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Berman’s motto is “The world is my playground and I intend to jump on all the equipment.” I think this motto clearly defines her outlook on work and life in general. She focuses on implementing events and programs that give people technology skills. While I am a big advocate of reading and literacy, I think that the primary role of the library is to provide patrons with information in different forms. When I read that Berman believed in the same notion, I couldn’t contain my excitement. Some of the technology focused events/programs she has done include STEM, Virtual Privacy Lab, and a recording studio in the teen center. Berman also implemented makerspaces in her library, but made sure to survey patrons in order to figure out their technology needs. If you want to learn more about Berman click here to read about this amazing librarian!

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Week 8: Learning Journal Assignment

Dominique Burns, INFO 233-10, Professors Buchanan and Harlan, Learning Journal Assignment Week 8

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Lately I have been exploring virtual makerspaces that I could tie in with the technology curriculum at the school where I work. The school is a K-12 science and technology charter school here in Colorado. Since this week we are learning about technology trends, I thought it would be fun to try out a new online resource. I decided to explore the “Best Websites for Teaching & Learning” link on this week’s module.

1When I first arrived at the American Association of School Librarians website I clicked on the 2015 recommendations and then “Social Networking & Communication.” After exploring the list of options, I went with the site StoryboardThat. I chose this site for two reasons. The first was because I am the Anime and Manga club sponsor where I work, and clubs at this school are a class once a week during block schedule. I thought that it could potentially make for a fun club activity. The second reason was that I wanted to see if I could use it to create a virtual makerspace for students in the library.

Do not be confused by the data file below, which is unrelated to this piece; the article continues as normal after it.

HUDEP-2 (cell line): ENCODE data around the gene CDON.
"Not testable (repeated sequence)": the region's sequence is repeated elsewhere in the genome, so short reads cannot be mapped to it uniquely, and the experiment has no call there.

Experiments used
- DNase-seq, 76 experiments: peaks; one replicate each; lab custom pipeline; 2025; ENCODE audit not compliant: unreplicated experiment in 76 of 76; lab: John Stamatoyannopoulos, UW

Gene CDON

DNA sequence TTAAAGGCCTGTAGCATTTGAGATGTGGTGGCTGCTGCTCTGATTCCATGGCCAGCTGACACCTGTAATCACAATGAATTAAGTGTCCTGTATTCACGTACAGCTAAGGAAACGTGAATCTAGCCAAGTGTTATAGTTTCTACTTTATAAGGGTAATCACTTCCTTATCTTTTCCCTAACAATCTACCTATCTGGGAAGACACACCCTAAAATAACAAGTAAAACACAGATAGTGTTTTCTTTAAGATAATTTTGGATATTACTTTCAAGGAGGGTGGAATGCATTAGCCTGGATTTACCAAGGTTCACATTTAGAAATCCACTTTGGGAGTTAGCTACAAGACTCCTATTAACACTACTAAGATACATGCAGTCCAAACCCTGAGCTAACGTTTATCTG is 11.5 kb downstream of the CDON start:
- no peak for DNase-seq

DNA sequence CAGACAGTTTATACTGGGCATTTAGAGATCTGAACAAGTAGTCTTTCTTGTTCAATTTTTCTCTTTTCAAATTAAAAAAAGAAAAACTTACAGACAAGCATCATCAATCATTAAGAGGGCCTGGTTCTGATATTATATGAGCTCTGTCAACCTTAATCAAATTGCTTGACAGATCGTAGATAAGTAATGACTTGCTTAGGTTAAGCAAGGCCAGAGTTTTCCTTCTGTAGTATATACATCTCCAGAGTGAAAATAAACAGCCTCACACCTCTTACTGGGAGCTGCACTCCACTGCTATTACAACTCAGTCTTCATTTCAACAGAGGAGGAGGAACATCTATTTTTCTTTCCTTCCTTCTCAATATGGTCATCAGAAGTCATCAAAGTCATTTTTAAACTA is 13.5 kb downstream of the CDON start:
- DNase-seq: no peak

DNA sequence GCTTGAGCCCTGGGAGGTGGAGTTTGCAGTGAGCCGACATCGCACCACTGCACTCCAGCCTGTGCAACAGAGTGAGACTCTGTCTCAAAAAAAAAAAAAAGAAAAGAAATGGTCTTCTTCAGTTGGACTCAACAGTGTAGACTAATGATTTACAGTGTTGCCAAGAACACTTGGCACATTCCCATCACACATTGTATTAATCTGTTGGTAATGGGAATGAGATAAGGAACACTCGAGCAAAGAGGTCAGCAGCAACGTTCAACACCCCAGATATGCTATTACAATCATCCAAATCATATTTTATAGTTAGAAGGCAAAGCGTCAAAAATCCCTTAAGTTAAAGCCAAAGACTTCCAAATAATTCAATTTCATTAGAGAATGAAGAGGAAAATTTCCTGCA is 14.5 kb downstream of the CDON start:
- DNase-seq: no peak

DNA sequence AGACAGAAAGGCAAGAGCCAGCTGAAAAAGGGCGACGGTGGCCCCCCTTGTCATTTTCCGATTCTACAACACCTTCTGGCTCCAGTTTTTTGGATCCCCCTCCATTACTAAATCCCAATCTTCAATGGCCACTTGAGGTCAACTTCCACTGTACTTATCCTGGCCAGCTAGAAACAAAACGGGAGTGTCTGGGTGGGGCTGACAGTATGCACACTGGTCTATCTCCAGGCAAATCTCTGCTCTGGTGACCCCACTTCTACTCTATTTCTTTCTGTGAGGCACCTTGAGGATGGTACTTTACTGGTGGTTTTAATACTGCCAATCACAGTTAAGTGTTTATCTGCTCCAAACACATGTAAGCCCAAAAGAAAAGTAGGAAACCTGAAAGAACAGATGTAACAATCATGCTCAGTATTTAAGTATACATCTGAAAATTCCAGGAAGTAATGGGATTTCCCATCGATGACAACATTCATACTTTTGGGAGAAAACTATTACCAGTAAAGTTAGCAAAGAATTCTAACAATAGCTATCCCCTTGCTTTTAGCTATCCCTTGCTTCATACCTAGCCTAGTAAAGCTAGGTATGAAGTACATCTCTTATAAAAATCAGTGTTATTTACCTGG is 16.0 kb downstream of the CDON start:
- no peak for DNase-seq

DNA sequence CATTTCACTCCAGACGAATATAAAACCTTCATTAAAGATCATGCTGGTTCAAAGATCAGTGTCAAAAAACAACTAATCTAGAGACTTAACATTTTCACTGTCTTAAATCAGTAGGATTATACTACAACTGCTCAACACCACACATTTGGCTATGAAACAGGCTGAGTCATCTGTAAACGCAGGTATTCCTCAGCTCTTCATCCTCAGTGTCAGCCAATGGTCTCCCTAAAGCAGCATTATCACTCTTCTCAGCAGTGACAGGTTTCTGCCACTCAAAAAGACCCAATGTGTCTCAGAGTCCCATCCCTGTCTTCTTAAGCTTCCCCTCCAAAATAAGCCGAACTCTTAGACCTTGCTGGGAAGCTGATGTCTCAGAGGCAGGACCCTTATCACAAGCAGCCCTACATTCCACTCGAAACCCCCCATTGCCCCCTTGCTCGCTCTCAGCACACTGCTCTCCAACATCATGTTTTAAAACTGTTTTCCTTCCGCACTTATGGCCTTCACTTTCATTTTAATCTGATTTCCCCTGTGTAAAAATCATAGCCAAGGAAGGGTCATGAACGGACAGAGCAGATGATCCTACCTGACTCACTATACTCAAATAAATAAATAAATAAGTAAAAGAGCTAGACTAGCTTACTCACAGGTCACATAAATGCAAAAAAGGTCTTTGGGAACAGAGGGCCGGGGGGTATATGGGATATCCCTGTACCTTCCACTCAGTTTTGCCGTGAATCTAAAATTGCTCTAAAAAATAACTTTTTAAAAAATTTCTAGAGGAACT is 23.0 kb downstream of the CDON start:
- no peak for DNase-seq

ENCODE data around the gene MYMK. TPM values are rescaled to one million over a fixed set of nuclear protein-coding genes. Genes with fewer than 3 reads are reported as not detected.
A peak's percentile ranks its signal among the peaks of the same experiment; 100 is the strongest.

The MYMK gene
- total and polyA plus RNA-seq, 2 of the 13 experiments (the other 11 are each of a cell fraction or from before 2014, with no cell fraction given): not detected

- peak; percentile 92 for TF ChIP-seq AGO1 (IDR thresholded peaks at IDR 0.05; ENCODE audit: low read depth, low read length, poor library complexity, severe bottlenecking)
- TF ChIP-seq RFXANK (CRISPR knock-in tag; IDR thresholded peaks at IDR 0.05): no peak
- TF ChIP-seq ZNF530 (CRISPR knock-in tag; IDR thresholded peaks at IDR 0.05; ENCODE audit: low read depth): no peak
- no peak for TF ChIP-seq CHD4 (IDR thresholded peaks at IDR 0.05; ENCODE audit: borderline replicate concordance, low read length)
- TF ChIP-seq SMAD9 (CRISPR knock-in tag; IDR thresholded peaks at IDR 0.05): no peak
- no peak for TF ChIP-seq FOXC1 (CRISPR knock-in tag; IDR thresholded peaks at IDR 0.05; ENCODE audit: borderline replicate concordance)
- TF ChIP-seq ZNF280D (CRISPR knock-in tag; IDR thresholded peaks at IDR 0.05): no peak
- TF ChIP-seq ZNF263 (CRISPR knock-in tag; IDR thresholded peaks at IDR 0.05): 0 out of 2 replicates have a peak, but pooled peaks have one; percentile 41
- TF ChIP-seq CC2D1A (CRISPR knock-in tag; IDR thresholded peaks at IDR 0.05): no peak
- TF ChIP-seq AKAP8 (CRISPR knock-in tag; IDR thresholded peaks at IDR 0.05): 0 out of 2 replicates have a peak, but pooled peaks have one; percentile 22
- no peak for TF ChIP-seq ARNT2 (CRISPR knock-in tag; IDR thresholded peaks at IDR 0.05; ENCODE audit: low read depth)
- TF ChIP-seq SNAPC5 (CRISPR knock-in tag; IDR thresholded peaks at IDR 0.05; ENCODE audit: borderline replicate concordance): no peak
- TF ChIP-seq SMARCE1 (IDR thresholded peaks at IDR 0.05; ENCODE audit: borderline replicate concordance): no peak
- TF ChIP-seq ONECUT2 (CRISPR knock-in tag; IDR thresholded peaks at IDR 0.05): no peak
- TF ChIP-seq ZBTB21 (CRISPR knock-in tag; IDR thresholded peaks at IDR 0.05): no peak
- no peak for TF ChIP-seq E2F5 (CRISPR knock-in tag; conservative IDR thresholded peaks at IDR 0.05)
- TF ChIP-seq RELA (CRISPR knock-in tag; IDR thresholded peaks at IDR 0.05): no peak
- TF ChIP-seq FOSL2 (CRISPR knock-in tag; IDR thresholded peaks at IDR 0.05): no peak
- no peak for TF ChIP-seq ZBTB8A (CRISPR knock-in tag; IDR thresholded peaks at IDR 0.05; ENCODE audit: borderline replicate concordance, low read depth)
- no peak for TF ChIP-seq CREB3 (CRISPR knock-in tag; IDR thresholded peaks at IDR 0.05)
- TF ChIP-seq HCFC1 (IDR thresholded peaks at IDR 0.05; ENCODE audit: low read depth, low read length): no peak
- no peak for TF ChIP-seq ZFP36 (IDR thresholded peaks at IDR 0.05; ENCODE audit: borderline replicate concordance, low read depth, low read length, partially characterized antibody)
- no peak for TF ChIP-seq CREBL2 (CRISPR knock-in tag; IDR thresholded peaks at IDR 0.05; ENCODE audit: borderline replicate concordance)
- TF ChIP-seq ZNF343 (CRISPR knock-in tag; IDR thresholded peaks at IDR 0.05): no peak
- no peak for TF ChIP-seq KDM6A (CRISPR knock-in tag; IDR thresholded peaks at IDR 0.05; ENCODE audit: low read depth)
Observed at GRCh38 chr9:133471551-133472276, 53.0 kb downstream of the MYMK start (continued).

I made an account and decided to try making my own storyboard. I really liked that there were so many creative options to choose from. I was able to choose scenes, characters, textables, shapes and different locations for my story. Everything was drag and drop, which made learning to use the site fairly easy. I could even customize my character’s hair, eyes, and skin color. I have to say after making my own storyboard that I love the site! I can picture setting up Chromebooks in the library for a virtual makerspace activity and/or implementing this in the Anime and Manga club.

 

I’m excited to show my students this site and I’m pretty sure they will make way better storyboards than the one I did. Here is my storyboard:

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Categories: 2016, INFO 233, INFO 233 Sec 10, Personal Learning Network Learning Journal, Uncategorized | Tags: , , , , | 1 Comment

Week 6: Learning Journal Assignment

Dominique Burns, INFO 233-10, Professors Buchanan and Harlan, Learning Journal Assignment Week 6

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connected learningMy emerging trend project is on high school library makerspaces, which means I have been reading about makerspaces for weeks now. With that in mind I feel like makerspaces fit right in with this week’s topics. In lecture and in the readings we learn about connected learning and participatory culture. According to Dr. Harlan (n.d.) connected learning in the library “Connects learning in different contexts through networks, interests, and production” (Online Lecture). While authors Hamilton and Cox (2012) define participatory culture as “Long-term sustained learning experiences that integrate writing, reading, speaking, and listening” (p. 7). The question is how can you incorporate connected learning with a participatory culture in today’s school library? I think the answer is makerspaces, as they allow for student to learn through many different platforms. Makerspaces are defined as “Centers of collaboration, experimentation, critical thinking, engineering, and creation” (Gustafson, 2013, p. 35). There are so many different types of makerspaces out there and many of them can meet common core requirements while engaging students in connected learning.